Japan’s Kawasaki Heavy Industries said it aims to achieve carbon neutrality in its domestic factories and offices in 2030 by using electricity generated by a 100 megawatts (MW) hydrogen-fueled power plant it plans to build.
The company is trying to make hydrogen a key growth driver by building liquefied hydrogen carriers, hydrogen power stations and other facilities to create a global supply chain of the fuel that may help decarbonise industries and aid the global energy transition.
Kawasaki aims to transport 225,000 tonnes of liquefied hydrogen from abroad to Japan in 2030 and use 45,000 tonnes at the planned new hydrogen power plant to provide electricity to its domestic sites.
Using energy-saving technology and carbon dioxide separation and capture technology, the company aims to bring down emissions at its domestic sites from 300,000 tonnes in 2021 to reach net zero in 2030.
“It’s our role to show everyone a pathway to carbon neutrality using hydrogen… we want to demonstrate it is feasible and cost can be reduced,” Yasuhiko Hashimoto, president of Kawasaki Heavy, told reporters and analysts.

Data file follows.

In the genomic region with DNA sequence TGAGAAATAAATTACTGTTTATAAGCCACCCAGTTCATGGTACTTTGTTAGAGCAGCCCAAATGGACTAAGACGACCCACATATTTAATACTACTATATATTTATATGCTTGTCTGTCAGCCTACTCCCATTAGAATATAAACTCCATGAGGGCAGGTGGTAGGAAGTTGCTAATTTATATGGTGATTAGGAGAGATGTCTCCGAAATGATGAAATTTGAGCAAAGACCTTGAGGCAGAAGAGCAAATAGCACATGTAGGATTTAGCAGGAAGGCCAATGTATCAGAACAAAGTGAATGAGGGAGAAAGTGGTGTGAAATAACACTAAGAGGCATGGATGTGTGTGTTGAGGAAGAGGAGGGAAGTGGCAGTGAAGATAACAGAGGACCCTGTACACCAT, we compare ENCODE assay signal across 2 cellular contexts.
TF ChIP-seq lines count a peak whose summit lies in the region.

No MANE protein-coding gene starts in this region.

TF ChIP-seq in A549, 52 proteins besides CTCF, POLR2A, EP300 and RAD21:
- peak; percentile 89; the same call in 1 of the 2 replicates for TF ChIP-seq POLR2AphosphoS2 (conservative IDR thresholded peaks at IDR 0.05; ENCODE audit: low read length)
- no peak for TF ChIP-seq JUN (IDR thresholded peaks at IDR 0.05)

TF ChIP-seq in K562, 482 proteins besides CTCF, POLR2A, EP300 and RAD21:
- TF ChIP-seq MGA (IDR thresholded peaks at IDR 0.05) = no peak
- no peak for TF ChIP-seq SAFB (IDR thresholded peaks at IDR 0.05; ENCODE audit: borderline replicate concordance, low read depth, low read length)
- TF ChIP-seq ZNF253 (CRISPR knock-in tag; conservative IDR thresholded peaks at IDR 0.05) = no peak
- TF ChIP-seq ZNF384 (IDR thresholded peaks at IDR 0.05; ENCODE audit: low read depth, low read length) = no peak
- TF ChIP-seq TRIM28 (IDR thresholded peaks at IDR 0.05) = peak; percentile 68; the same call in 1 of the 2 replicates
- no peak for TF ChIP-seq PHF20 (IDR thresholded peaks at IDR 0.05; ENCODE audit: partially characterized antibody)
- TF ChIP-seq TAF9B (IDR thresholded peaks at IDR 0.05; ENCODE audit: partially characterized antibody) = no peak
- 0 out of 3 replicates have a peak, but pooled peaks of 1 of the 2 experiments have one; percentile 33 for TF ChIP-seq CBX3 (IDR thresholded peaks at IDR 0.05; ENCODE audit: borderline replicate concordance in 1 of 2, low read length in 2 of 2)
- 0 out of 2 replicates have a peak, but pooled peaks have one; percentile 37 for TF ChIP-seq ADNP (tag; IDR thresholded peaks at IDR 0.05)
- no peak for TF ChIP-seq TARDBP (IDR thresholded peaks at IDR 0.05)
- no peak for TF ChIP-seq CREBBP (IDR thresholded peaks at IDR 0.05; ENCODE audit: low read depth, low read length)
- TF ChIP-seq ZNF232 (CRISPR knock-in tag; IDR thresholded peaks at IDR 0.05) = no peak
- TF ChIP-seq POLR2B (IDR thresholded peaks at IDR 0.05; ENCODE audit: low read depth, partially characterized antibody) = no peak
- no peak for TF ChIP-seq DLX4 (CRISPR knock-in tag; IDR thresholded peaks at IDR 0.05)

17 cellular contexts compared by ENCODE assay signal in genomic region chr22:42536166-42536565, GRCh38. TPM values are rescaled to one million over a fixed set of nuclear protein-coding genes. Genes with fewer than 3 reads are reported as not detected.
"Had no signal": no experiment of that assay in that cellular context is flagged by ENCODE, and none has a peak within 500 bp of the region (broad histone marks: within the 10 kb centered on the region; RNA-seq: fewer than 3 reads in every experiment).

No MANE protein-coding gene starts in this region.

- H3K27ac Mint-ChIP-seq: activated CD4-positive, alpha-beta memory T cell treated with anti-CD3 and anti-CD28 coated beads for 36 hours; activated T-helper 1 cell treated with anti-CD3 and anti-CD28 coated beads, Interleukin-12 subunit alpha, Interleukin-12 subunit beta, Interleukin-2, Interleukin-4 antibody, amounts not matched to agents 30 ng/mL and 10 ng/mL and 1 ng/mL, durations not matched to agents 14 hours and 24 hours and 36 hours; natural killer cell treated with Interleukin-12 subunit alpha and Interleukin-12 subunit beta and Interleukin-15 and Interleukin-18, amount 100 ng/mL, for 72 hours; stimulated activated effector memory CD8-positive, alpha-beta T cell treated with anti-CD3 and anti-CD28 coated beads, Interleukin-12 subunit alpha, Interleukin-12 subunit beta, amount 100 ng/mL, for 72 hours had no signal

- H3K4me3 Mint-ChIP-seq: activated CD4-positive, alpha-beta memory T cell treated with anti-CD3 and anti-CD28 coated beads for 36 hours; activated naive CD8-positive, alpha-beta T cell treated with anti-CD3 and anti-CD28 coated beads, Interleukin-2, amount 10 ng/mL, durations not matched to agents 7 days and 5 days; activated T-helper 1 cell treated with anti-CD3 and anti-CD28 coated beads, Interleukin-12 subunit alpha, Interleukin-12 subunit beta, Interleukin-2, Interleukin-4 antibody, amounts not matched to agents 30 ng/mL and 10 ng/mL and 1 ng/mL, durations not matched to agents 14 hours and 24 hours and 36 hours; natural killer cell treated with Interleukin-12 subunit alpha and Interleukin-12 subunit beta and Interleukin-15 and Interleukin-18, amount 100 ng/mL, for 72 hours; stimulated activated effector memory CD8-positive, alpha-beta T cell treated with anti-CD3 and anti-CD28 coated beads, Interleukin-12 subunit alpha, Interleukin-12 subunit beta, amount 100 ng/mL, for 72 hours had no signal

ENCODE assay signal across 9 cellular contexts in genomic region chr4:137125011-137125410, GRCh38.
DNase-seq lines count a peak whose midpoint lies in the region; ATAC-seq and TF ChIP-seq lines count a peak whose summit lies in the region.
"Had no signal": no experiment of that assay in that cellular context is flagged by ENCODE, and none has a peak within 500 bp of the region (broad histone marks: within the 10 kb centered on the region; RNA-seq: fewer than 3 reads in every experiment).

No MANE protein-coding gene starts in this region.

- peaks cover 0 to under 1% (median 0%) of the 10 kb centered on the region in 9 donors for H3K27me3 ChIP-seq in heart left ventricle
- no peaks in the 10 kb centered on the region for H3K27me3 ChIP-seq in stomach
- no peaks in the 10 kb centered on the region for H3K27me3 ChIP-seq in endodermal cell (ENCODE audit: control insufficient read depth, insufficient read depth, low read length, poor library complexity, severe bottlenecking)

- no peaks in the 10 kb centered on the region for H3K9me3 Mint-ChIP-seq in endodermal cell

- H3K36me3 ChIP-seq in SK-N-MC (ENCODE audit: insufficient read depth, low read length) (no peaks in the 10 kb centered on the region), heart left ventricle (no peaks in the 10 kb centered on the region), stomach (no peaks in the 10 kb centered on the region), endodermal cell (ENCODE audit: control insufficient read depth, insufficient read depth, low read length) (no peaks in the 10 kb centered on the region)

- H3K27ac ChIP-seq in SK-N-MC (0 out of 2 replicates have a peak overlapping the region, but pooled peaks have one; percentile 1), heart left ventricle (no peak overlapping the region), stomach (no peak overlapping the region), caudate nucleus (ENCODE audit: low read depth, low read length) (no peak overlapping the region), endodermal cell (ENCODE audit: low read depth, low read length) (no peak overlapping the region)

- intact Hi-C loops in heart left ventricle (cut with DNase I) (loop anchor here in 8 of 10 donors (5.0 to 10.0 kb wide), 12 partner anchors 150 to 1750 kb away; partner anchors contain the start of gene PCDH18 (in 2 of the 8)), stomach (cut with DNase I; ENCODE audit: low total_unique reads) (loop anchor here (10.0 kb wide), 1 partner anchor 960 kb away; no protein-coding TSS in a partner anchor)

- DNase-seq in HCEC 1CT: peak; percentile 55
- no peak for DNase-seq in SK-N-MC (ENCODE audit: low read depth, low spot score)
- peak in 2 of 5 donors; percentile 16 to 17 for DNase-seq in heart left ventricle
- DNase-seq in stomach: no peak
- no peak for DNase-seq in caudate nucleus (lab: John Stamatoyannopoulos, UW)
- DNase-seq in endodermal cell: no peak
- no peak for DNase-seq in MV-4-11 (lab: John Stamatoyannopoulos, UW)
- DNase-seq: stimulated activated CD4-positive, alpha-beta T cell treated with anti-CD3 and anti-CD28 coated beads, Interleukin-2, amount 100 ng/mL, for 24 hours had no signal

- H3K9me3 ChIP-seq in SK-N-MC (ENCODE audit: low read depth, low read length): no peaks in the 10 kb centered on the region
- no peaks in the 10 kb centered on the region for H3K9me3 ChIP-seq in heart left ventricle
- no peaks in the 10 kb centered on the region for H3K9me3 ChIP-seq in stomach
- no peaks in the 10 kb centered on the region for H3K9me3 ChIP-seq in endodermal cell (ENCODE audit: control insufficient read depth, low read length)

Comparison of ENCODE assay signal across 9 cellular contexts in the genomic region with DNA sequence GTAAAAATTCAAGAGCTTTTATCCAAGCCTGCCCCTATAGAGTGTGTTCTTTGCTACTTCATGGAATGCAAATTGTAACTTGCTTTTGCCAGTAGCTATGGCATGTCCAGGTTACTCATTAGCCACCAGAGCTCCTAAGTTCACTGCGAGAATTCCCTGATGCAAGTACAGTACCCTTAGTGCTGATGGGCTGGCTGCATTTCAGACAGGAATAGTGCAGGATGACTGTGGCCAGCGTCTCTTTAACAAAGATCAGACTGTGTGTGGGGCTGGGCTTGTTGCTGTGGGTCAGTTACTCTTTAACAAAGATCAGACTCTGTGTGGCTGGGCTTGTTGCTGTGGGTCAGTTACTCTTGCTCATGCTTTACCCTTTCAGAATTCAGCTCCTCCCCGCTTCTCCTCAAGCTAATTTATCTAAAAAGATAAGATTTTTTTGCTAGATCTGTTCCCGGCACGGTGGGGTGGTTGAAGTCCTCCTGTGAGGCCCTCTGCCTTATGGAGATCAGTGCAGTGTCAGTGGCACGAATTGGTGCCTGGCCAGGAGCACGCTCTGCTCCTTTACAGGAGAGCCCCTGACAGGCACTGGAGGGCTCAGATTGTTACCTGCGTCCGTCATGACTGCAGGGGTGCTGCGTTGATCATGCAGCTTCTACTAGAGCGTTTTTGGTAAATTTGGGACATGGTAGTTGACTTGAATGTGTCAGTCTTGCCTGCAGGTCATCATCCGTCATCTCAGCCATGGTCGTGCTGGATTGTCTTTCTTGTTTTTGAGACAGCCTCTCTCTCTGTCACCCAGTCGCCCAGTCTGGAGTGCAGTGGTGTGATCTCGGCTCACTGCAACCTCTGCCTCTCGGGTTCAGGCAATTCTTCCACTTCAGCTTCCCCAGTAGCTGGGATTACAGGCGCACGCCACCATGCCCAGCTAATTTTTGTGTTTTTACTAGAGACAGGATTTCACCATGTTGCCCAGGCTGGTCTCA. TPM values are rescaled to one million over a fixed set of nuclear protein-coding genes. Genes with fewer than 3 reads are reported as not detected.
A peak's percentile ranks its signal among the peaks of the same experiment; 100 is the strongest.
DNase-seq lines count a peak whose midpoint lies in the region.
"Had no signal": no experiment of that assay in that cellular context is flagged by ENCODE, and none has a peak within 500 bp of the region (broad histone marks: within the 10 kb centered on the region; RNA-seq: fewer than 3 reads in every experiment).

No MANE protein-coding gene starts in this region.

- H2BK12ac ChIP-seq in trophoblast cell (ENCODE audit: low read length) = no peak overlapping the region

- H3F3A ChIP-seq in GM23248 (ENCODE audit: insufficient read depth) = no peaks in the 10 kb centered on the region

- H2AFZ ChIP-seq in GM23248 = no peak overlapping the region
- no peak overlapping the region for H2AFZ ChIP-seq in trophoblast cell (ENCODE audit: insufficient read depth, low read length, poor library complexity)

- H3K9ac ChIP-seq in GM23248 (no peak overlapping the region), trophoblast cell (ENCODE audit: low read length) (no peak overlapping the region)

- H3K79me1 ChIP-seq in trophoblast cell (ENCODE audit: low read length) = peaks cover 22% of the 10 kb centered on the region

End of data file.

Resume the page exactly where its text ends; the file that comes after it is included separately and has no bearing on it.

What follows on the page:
The company plans to slash the cost of hydrogen to 30 yen per normal cubic meter by 2030 from 170 yen assumed in a A$500 million ($358 million) pilot project, led by Kawasaki, to ship its first cargo of liquefied hydrogen from Australia to Japan, due early next year.
Kawasaki’s goal is to boost its hydrogen-related sales, including carriers, power generation equipment and licensing fees, to 300 billion yen ($2.6 billion) in 2030, and to 2 trillion yen in 2050.
“We are getting many inquiries from all over the world to collaborate in hydrogen business,” Hashimoto said.
Kawasaki and German energy company RWE said on Thursday they plan to collaborate in a hydrogen-to-power demonstration project on industrial scale in Lingen, Germany.